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to the credit card system of dealing with consumer debt, all of that stuff, it's a pretty good idea. so it's either a total bust, or maybe it's not a bad buy here, especially compared to where it was at 151. >> yeah, i mean, if you loved it at 150, you're going to love it at 21. but that if question is the question going back to gurley, 70%, 80% off doesn't mean cheap at some point it's worth we start looking at the drivers of the economy, when consumer demand rebounds, yes, we should start looking for who are those winners, if you're an investor, you should definitely start deciding who you think the winner is going to be. but, again, especially a technology like buy now, pay later, i think is so unpredictable, and it is so, you know, responsive to waning consumer demand that it is uniquely volatile. it's uniquely potentially going to get hit by any kind of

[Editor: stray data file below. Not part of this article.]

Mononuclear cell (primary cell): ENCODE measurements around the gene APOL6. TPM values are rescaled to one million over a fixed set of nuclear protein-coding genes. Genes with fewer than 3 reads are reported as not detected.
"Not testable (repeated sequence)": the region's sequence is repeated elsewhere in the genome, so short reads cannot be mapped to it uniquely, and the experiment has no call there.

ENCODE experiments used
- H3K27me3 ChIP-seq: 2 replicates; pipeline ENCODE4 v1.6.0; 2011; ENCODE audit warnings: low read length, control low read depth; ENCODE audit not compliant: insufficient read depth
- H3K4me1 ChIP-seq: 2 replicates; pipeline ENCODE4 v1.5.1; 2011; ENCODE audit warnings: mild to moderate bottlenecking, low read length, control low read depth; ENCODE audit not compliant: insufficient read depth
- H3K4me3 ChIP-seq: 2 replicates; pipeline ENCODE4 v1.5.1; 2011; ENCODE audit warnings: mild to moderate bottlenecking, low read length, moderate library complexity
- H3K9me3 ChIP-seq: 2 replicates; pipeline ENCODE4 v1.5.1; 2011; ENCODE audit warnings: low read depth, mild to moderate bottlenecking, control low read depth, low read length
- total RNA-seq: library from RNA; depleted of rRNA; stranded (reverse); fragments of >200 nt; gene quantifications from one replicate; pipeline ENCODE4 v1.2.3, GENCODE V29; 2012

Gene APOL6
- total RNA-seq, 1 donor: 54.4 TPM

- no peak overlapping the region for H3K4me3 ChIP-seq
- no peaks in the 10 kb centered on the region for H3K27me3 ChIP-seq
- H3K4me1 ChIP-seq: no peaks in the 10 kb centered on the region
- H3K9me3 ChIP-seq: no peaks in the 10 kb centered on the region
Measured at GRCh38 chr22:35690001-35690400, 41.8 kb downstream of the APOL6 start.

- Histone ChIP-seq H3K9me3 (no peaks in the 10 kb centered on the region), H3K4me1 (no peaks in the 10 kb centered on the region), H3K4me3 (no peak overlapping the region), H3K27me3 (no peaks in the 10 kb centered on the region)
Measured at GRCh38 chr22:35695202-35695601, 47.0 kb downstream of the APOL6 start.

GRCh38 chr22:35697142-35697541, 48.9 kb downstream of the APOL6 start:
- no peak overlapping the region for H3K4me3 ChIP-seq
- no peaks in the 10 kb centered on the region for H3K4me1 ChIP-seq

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downturn. >> ranjan, appreciate it, interesting quarters ahead as we monitor the strength of the overall consumer talk toon. ranjan roy. >> thank you turn now to the crypto meltdown bitcoin is bouncing back today above 30 k after taking a steep tumble earlier in the week still down 15% since monday. the volatility comes as we see a shakeup in stable coin, terrausd falling, tether crashing well. joining us to discuss, nick carter, the co-founder of coin metrics. great to have you, nick. we've been trying to get at this question all week, what's happening in stable coin's mean for the broader crypto market? and to me this isn't bnt tether truthers taking an unwarranted victory lap oralgorithmic stable coins versus better backed one it feels like the industry to self-police.